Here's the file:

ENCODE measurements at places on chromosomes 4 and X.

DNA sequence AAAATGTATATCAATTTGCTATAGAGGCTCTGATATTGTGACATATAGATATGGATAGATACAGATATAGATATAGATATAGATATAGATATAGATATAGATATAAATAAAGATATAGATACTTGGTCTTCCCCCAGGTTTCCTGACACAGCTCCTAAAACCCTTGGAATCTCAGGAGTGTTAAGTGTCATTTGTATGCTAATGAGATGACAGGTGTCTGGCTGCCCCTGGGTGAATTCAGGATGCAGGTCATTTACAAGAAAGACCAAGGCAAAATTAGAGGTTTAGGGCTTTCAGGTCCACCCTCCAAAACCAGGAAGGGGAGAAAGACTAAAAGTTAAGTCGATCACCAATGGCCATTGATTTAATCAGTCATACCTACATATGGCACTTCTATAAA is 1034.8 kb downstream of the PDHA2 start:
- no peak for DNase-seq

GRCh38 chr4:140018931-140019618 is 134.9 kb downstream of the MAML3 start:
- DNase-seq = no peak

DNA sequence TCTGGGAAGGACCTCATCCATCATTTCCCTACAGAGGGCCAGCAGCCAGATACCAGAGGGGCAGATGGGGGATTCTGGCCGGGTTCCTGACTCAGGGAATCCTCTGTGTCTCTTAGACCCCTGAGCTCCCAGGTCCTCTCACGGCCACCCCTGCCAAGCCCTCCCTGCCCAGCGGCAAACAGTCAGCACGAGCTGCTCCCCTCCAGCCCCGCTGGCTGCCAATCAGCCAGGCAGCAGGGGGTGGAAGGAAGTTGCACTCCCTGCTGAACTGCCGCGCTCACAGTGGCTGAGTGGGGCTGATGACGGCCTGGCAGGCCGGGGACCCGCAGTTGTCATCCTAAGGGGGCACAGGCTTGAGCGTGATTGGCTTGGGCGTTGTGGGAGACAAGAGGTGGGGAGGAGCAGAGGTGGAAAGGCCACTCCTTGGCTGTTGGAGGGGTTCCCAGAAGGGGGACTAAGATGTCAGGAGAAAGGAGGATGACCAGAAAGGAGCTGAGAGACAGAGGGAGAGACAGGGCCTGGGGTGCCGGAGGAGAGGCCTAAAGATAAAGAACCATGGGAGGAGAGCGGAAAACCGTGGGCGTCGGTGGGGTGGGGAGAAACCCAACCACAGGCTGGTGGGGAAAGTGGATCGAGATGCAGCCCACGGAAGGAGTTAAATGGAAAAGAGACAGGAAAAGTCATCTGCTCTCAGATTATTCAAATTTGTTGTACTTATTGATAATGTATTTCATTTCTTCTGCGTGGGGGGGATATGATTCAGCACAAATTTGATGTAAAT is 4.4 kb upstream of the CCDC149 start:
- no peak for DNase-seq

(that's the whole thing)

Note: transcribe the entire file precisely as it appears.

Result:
ENCODE measurements at places on chromosomes 4 and X.

DNA sequence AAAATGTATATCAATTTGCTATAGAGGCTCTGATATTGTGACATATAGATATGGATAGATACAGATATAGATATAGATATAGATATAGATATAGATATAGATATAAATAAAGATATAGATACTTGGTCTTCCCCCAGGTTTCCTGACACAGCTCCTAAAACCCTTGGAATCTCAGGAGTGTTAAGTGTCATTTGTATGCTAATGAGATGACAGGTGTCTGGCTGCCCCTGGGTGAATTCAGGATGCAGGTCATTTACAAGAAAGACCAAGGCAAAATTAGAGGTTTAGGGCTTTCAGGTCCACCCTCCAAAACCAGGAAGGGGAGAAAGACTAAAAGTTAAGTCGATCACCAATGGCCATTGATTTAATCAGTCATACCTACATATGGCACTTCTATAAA is 1034.8 kb downstream of the PDHA2 start:
- no peak for DNase-seq

GRCh38 chr4:140018931-140019618 is 134.9 kb downstream of the MAML3 start:
- DNase-seq = no peak

DNA sequence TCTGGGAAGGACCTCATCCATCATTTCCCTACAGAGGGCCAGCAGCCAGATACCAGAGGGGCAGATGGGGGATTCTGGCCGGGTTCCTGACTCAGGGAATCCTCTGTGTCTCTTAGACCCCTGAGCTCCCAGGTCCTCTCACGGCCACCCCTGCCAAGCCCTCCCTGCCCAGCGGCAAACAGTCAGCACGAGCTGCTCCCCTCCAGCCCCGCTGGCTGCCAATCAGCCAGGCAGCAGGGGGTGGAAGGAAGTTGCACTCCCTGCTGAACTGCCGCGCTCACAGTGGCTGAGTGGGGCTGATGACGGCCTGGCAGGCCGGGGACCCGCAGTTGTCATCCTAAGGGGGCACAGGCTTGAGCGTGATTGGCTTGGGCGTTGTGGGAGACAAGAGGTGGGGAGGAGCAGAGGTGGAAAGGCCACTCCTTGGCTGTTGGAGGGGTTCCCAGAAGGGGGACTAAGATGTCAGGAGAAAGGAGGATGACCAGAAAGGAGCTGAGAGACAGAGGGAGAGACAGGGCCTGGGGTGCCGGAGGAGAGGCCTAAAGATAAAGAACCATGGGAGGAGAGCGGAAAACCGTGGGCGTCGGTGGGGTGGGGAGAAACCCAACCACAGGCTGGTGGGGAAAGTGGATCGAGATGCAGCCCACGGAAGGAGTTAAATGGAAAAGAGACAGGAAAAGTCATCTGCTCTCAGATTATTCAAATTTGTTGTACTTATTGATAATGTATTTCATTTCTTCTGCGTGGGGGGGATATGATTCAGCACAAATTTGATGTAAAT is 4.4 kb upstream of the CCDC149 start:
- no peak for DNase-seq